“A slight perceptible odor of Yankeedom.”
This is how someone characterized Atlanta at the time of the war. The disparagement reflected the bustling business air about the city: clanking railroad cars, up-and-coming factories, thriving commercial center with plenty of merchants, tradesmen, shops and stores.
It’s the city one reads about in the Atlanta Daily Intelligencer, arguably the largest newspaper in town. In the week before Fort Sumter, one sees that a lot was going on.
On April 5, the paper announced that D. Mayer, a dealer in gentleman’s clothing, had moved his store to a “new brick building on Whitehall Street.” The Whitehall/Alabama Street intersection was the heart of Atlanta’s business district. Three and a half years later, a map prepared by Union officers of downtown, noting which areas were to be destroyed before Sherman’s army headed out for the sea, stated simply that this section of Whitehall Street, just south of the railroad, was labeled “Brick Block.”
The Atheneum theater on Decatur Street was the city’s only auditorium, so in it Confederate Congressman Ben Hill delivered a stemwinding speech on April 4. The place was packed “from pit to dome,” reported the Intelligencer, which printed Hill’s address two days later. “I believe it to be the best Government that the sun ever shone upon,” Hill declared, speaking of the newly formed administration in Montgomery. Hill did not believe that Southern secession would bring on war with the North. Not only that, but “I predict that in five years from this time, three-fourths of the Northern people will be in favor of extending slavery to the Canada line.”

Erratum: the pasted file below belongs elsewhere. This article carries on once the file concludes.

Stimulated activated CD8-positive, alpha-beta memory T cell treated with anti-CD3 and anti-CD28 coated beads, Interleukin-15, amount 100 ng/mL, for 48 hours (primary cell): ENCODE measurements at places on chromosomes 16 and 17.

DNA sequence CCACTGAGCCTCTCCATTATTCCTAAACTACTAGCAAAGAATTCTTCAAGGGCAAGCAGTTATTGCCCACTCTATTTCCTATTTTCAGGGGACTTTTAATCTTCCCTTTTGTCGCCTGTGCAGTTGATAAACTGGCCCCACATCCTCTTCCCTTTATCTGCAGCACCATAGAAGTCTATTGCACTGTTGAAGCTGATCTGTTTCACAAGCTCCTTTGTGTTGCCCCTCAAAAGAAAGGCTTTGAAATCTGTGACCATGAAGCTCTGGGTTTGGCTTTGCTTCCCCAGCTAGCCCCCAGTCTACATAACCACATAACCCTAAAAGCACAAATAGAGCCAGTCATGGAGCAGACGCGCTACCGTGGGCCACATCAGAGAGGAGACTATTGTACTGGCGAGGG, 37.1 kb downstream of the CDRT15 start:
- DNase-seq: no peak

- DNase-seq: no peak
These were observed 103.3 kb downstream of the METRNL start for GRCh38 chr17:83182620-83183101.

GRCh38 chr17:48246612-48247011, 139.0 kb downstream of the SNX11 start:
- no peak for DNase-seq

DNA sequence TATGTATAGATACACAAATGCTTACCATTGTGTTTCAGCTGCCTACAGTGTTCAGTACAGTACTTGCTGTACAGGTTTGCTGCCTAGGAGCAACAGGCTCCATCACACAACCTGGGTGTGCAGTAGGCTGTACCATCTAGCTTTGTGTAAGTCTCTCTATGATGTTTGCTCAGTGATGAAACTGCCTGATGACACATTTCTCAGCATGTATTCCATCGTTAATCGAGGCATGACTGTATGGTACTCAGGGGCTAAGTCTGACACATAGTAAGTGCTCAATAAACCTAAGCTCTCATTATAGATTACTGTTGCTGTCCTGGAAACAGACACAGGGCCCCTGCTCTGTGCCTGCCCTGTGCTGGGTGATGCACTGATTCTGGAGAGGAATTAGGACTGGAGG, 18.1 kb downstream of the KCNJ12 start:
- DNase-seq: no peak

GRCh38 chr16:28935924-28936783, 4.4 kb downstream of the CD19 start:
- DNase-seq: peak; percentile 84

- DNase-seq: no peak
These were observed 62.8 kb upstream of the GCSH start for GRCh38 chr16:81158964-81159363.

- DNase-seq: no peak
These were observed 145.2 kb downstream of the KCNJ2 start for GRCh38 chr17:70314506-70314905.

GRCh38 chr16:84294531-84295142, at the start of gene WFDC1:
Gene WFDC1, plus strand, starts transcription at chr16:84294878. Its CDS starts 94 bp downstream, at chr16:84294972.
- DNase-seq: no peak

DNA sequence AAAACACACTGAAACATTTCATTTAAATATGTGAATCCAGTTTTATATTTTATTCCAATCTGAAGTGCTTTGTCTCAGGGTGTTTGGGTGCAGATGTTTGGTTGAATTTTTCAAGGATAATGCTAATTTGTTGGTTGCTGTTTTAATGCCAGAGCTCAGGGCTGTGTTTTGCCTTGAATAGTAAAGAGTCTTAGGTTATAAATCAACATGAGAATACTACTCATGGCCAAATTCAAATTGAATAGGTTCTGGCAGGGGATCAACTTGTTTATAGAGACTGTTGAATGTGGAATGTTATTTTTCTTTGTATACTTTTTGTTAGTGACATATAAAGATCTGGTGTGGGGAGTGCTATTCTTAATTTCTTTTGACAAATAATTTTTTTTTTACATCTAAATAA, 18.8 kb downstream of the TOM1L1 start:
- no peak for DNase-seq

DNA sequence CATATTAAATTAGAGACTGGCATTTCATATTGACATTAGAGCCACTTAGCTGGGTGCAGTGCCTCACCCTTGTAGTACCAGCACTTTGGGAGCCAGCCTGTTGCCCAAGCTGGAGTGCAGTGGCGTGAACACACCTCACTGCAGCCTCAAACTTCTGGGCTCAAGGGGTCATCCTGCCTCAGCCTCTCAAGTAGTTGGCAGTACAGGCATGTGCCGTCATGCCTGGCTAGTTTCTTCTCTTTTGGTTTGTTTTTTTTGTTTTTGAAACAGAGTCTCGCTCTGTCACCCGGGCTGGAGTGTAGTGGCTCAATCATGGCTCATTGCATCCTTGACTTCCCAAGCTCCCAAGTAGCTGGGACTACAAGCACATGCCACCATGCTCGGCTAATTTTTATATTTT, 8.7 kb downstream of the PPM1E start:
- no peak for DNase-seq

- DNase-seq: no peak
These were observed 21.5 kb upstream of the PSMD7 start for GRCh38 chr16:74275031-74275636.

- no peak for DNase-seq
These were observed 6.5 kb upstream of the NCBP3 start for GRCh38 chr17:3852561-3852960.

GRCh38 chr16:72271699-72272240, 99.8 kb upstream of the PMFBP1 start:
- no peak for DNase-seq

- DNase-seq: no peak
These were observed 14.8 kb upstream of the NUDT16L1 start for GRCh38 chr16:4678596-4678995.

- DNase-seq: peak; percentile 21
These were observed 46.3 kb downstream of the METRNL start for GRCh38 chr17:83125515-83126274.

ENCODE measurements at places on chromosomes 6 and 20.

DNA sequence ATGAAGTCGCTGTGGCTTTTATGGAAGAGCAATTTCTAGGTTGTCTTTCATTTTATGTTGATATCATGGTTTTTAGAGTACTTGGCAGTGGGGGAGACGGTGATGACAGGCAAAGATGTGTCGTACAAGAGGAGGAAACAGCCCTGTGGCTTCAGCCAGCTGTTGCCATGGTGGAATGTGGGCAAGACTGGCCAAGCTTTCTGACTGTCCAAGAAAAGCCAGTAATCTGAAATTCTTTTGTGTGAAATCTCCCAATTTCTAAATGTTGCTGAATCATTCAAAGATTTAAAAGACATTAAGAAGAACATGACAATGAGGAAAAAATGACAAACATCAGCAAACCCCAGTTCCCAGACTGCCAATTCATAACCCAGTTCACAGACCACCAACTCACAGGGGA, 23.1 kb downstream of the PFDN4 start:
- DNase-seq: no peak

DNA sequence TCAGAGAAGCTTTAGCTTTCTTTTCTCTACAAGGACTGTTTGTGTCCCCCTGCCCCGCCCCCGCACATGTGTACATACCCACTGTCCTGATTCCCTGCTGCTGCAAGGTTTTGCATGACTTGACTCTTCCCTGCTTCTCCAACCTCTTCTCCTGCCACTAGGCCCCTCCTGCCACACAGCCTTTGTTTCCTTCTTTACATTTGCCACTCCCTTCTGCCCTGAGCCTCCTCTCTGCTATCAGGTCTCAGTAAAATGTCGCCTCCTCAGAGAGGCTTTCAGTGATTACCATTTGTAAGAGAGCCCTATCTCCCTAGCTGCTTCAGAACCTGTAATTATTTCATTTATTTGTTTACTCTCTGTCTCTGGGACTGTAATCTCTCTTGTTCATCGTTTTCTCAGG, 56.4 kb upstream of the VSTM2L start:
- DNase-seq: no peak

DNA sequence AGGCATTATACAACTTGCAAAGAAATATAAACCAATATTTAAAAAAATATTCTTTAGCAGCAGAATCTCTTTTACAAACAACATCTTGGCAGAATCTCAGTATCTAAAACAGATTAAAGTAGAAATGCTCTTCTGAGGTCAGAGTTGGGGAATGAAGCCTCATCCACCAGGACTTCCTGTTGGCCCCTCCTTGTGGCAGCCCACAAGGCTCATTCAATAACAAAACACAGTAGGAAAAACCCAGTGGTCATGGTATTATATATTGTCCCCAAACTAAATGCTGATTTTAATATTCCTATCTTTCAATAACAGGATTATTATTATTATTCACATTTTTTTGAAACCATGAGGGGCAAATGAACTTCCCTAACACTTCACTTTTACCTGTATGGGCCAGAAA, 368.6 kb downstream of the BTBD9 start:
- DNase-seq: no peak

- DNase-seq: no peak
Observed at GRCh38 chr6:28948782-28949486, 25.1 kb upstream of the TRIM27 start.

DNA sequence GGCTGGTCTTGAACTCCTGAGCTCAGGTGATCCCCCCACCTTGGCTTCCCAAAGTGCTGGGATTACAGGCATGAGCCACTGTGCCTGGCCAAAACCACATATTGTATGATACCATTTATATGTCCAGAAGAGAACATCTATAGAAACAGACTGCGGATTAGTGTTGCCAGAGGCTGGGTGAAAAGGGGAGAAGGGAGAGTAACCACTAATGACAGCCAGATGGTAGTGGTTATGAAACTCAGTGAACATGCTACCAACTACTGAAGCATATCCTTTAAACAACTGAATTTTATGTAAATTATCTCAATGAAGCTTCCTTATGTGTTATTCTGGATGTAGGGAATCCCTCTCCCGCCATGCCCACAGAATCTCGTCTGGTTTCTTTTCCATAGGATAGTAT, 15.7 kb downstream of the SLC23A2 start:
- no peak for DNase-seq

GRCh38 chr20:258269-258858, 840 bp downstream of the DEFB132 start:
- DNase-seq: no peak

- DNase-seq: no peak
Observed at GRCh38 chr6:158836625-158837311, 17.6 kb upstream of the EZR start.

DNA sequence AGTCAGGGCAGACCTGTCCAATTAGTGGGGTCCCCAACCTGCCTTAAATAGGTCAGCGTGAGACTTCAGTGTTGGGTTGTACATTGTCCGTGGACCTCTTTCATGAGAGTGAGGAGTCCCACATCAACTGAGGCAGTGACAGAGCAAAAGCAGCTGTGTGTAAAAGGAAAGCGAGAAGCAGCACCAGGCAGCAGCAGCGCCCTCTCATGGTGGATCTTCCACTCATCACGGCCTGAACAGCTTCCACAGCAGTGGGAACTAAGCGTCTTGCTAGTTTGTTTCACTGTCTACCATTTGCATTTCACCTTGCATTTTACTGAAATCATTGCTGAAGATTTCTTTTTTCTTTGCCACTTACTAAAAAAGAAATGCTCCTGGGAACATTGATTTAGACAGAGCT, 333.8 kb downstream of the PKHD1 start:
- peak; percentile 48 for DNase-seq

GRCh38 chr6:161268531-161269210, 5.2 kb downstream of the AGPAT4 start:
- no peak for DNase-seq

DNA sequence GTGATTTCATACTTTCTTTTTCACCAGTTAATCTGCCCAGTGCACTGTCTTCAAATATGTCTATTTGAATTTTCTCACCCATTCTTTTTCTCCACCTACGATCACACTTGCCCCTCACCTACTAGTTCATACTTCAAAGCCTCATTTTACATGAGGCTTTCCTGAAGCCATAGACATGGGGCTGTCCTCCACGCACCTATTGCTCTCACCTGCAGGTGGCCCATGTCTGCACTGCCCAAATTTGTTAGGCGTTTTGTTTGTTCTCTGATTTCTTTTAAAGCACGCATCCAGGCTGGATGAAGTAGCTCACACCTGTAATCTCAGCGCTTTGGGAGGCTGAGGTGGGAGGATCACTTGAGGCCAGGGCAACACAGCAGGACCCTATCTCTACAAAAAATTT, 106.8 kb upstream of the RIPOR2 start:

[So much for bold predictions; in five years the South lay prostrate in defeat. And take note, all of thee who say slavery had nothing to do with the War.]
Of course, regiments were already being formed across the South. The Intelligencer (April 9) reported on the departure of some Georgia units heading for Pensacola—which was viewed at the time as much of a tinder-box as Fort Sumter in Charleston. “Every man of the Brown Infantry [named for Georgia’s governor, Joseph E.] was well equipped by the State and by his own liberality,” the paper reported, “for in walking around it was common enough to see a bowie knife or a revolver sticking in their belts.”
War preparations were evident daily. On April 8, a train passed through the city on which could be seen three ten-inch Columbiads, cast by Tredegar in Richmond and bound for Savannah. “A large crowd of our citizens assembled on Whitehall street to take a view of the monsters of war,” as reported by the newspaper.
Who says infomercials are an invention of the current times? On Thursday, April 11, the Intelligencer gave a plug to a local vendor:
We would call attention of our readers to the advertisement of
Mr. James W. Birth, Photographist and Artist lately of Washington City.
Give him a call!
Editor’s note: Steve Davis and his co-author Bill Hendrick have written their book, The Atlanta Daily Intelligencer Covers the Civil War: A Foray into Confederate Culture. It’s scheduled for publication by the University of Tennessee Press next year.